Clean Energy (Kathy Moyd)

HB 4058 and SB SB 1536, respectively, merged into SB 1536, providing cooling for renters and vulnerable homeowners either with temporary air conditioners or installed heat pumps. It passed on a 17 – 5 vote in full W&Ms on February 26, and awaits a Senate vote. League testimony for HB 4058 and SB 1536 had been provided while the bills were separate.

SB 1519 A, Property Tax Exemption for Community Solar Projects, was passed unanimously by the Senate on February 26 and is awaiting a vote in the House. League Testimony agreed that the proportion of a community solar project owned by residential customers or leased by residential subscribers should receive a property tax exemption just as certain alternative energy systems already receive one.

HB 4059 A, which contains fixes for the large-project labor standards in HB 2021 (2021) was amended on February 22 to remove the requirement for apprenticeship programs on renewable energy generation, sequestration or storage facility projects other than community solar between 2 and 10 megawatts capacity. League  testimony supported the lower value on all projects. It passed the Senate unanimously on February 25 and concurrence on the amendment was scheduled for a House vote on February 28.

SB 1567 passed 16 – 6 by the full W&Ms on February 24,scheduled for a Senate vote on March 1. It requires an owner or operator of a large bulk oil or liquid fuels terminal in Columbia, Multnomah, or Lane county to conduct a comprehensive seismic vulnerability assessment. In addition, the Oregon Department of Energy (ODOE) is required to develop an energy security plan evaluating the ability to recover from physical threats including a magnitude 9.0 Cascadia Subduction Zone earthquake or cybersecurity threats. League testimony.


Clean Buildings (Julie Chapman, Kathy Moyd)

League testimony supported SB 1518, to adopt a construction Reach Code to reduce building emissions by at least 10% below the base code. The bill was amended to establish a Task Force to Identify and evaluate policies related to building codes and building decarbonization for new and existing buildings that would enable this state to meet greenhouse gas emissions reduction passed goals while maximizing additional benefits, such as increasing energy efficiency, improving resilience against climate change, improving public health and air quality, reducing the percentage of household income that goes toward energy costs and mitigating the displacement and other impacts that result from wildfires, heat waves and other climate change events. It passed the full W&Ms with a vote of 14 – 8 on February 24 and was scheduled for a vote in the Senate on March 1.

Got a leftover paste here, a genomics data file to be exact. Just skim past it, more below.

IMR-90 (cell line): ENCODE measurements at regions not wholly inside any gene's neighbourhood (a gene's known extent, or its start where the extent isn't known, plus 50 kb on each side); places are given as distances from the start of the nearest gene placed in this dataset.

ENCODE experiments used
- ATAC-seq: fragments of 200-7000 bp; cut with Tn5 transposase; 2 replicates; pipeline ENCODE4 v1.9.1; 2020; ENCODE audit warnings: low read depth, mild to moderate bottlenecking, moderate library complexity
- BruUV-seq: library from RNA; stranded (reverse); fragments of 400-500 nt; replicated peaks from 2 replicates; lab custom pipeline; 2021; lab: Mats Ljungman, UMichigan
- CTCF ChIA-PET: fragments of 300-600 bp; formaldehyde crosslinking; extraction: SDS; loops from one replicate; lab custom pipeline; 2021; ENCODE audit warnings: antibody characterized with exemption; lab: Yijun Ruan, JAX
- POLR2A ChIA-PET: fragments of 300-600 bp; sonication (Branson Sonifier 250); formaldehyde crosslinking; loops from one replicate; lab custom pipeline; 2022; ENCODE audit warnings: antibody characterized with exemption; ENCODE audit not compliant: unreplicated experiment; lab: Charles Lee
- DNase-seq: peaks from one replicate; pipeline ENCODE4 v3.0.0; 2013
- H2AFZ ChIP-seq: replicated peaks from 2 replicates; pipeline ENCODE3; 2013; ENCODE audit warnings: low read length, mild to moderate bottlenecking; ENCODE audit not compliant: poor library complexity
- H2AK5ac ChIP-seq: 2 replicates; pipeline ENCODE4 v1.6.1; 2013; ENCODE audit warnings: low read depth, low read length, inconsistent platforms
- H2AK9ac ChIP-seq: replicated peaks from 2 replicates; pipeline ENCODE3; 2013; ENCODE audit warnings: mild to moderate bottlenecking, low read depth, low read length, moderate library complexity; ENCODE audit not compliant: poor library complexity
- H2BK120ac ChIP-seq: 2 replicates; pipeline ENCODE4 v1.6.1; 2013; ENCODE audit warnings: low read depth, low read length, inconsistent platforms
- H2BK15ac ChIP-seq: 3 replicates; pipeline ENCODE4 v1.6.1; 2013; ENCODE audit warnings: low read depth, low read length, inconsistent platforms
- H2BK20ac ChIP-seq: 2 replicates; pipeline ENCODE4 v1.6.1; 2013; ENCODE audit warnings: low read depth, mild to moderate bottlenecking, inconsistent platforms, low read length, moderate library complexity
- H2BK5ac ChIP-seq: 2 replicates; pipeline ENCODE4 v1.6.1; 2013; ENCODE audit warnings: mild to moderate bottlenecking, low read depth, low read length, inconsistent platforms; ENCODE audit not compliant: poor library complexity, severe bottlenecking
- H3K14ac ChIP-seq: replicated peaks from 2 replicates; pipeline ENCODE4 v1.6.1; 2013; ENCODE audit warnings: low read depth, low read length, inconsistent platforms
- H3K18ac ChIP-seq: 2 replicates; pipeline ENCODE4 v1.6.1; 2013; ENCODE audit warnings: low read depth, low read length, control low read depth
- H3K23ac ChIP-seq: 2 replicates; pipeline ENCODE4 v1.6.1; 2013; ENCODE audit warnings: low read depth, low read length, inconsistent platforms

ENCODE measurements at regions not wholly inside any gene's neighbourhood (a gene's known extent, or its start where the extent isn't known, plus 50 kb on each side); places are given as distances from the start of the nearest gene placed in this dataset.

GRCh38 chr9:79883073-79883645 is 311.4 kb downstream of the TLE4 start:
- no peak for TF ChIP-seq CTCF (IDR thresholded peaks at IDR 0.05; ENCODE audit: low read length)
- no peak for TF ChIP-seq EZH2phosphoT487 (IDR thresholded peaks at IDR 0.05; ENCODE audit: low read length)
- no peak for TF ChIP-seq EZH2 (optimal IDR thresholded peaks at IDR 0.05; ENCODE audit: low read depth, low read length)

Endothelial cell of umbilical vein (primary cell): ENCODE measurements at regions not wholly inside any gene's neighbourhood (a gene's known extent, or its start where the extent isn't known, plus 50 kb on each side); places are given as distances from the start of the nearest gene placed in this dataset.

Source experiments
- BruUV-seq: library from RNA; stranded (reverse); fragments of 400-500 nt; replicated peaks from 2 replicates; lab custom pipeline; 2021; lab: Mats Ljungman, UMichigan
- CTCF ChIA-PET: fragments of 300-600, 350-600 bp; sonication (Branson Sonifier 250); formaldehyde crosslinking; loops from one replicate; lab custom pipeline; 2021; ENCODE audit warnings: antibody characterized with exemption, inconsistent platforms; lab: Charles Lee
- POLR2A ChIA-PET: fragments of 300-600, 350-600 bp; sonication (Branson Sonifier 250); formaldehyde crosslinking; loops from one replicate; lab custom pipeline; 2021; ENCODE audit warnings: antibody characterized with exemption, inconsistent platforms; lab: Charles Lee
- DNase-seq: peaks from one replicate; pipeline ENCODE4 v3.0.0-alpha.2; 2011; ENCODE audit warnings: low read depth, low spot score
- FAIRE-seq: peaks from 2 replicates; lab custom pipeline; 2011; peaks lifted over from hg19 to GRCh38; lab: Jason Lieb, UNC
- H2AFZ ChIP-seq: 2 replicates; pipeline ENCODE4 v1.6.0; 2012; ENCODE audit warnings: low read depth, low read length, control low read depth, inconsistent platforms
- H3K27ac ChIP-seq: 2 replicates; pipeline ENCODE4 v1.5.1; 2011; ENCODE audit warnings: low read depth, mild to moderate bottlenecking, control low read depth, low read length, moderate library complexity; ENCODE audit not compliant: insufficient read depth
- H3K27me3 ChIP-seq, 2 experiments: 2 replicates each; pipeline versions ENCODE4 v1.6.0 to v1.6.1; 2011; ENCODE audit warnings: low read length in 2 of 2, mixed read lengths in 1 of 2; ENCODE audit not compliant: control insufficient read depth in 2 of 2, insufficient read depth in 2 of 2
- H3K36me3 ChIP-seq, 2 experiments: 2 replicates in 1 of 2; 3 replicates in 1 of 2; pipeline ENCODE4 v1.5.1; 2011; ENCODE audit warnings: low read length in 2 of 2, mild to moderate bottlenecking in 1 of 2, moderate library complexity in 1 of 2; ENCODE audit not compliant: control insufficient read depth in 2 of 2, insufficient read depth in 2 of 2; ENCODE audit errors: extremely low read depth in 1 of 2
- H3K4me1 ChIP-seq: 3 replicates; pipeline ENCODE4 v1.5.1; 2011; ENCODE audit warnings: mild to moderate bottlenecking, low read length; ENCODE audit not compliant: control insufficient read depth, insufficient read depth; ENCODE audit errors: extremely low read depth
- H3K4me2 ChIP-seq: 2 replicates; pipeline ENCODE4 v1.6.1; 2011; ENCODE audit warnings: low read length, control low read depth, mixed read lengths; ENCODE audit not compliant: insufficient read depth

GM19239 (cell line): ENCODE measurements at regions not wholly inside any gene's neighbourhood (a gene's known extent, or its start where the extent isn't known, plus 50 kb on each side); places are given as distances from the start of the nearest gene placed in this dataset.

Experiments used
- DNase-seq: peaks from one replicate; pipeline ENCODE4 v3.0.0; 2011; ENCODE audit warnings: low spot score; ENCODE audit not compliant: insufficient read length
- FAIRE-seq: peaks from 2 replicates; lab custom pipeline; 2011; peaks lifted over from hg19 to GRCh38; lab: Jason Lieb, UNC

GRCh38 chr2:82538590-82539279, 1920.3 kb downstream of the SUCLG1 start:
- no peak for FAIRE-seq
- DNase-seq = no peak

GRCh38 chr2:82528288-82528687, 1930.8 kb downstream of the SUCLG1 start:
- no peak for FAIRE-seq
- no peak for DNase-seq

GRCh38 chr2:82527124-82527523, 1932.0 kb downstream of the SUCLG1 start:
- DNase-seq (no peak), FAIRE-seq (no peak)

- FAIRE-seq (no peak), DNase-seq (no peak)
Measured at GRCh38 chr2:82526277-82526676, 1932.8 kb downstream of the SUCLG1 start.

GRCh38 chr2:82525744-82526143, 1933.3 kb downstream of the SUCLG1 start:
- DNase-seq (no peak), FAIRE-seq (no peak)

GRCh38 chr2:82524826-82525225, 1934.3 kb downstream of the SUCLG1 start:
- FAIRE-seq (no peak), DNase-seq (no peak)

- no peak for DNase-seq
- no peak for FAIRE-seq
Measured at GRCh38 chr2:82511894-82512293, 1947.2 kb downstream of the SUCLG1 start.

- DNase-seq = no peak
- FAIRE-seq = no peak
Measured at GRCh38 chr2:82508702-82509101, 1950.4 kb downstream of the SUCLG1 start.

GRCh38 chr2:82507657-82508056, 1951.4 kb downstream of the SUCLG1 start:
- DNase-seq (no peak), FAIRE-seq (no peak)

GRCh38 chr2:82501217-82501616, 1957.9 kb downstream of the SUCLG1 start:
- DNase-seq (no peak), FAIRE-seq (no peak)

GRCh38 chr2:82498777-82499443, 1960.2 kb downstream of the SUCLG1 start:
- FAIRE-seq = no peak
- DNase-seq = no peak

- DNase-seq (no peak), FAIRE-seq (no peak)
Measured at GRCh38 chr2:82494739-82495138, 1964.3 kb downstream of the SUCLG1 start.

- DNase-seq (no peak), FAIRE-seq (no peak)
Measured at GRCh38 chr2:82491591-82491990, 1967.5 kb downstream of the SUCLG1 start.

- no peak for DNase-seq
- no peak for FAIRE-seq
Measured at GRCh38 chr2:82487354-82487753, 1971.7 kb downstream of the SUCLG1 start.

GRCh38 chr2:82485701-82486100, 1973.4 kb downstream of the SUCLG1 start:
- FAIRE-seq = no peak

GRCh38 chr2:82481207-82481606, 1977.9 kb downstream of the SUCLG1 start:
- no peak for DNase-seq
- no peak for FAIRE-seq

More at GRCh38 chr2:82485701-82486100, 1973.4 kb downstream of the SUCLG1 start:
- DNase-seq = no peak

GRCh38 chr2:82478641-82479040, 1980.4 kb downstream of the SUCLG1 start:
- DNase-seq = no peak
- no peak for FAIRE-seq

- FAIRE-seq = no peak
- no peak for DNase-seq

Transportation (Julie Chapman)

HB 4139 with a 20 - 1 vote by the full W&Ms on February 26 and is awaiting a vote in the House. It requires ODOT to establish a pilot program to reduce greenhouse gas emissions by means of replacing or substituting certain materials used in constructing or maintaining the state transportation system. LWVOR joined environmental, materials manufacturing, and contractor associations to testify in favor of the bill.


Our Children’s Trust (OCT) and Other Climate Lawsuits. (Claudia Keith)

Feb 25 Alaska Supreme Court Again Denies Justice for Young Alaskans in Constitutional Climate Case . This is not specific to OCT cases but a major Climate related Lawsuit case: 15 years of Supreme Court climate fights come to a head Monday - E&E News. Here’s an article in a Colorado paper related to its Climate lawsuit; Climate accountability lawsuit update | News | telluridenews.com. “Yesterday, (2/23/22) for the first time, a state court in Hawai‘i issued a ruling denying a motion to dismiss in a #climatenuisance case, a key step towards trial. Our climate law fellow Korey Silverman-Roati breaks down the decision & its broader implications” Columbia University Law School - Sabin Center for Climate Change Law


Climate Emergency Team Volunteer Opportunities (Claudia Keith)

Please consider joining the CE portfolio team. We lack volunteers in these critical policy areas:

1) Natural and Working lands, specifically Agriculture/ODA, 2) Clean Buildings, 3) Public Health Climate adaptation, 4) CE related Regional Solutions Infrastructure, 5) State Procurement Practices (Dept. of Admin. Services), 6) CE Portfolio State Agency and Commission Budgets, 7)Oregon Treasury: ESG investing/Fossil Fuel divestment, 8) Join Julie, DOT/Transportation with a focus on DLCD/LCD Climate Friendly and Equitable Communities – a major program across multiple agencies. 9) Climate Related OSHA Regs and 10) a priority focus on a just transition, Climate and Environmental Justice. We all collaborate with Natural Resource and Social Policy Action members on many Climate Change mitigation and adaptation policy topics. Please write to lwvor@lwvor.org.